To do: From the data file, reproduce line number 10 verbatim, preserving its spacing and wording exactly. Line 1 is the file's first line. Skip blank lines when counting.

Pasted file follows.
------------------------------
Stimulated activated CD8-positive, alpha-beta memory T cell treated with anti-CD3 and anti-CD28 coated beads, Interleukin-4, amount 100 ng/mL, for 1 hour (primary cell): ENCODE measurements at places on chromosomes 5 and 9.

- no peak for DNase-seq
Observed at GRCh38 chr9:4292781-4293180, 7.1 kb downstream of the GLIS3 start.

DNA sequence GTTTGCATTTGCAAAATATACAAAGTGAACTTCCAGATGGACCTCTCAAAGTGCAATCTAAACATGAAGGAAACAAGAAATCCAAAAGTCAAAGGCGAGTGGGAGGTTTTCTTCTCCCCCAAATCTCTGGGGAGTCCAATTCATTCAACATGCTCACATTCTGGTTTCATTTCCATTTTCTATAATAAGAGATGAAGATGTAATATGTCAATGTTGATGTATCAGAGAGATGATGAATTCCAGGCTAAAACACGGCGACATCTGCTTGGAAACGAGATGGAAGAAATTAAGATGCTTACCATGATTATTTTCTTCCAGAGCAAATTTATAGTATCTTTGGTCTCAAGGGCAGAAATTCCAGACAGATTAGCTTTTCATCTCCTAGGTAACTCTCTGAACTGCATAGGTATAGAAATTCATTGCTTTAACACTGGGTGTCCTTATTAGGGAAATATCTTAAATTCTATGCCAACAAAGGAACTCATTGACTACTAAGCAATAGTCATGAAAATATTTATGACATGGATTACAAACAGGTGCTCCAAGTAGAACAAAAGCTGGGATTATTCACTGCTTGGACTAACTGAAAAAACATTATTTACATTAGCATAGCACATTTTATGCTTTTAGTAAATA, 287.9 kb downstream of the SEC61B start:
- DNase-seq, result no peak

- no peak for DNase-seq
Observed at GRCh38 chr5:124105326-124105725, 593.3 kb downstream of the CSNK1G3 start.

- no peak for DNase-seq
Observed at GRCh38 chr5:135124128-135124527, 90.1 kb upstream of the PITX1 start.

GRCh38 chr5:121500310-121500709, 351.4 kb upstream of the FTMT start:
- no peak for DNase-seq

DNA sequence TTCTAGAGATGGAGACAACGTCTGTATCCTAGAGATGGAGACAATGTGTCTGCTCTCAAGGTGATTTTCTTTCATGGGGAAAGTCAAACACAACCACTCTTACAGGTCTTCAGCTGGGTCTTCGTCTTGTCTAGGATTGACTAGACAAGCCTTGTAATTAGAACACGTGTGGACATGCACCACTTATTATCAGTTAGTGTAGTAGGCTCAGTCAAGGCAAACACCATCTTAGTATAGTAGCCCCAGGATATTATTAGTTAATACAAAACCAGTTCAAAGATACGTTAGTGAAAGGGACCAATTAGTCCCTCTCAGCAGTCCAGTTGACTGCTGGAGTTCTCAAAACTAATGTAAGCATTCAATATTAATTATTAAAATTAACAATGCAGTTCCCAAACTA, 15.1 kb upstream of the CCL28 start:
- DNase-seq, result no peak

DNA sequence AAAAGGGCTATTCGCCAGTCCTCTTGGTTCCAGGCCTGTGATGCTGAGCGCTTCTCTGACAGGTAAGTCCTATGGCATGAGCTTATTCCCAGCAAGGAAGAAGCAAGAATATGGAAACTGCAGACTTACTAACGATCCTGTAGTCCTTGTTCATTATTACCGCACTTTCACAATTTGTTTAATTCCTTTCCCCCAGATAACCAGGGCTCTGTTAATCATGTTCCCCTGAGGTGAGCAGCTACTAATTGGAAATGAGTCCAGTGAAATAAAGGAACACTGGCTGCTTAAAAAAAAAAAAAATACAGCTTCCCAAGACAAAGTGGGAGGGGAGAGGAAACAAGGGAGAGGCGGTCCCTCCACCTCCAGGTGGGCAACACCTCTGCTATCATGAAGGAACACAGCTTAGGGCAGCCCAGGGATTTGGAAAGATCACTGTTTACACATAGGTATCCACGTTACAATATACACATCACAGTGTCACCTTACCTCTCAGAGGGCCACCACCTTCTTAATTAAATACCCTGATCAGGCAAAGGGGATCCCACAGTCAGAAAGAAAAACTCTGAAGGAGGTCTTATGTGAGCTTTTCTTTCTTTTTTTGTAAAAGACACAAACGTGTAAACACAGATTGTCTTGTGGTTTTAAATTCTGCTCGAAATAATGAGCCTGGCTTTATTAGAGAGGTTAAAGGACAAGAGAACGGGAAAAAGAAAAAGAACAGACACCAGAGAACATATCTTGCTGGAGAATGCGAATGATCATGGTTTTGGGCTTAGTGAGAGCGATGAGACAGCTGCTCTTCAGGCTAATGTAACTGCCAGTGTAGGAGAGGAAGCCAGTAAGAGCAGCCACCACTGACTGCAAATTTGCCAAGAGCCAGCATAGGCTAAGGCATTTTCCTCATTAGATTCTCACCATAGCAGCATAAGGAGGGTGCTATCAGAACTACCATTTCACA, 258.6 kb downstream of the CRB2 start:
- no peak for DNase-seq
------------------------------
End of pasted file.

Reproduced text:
GRCh38 chr5:121500310-121500709, 351.4 kb upstream of the FTMT start: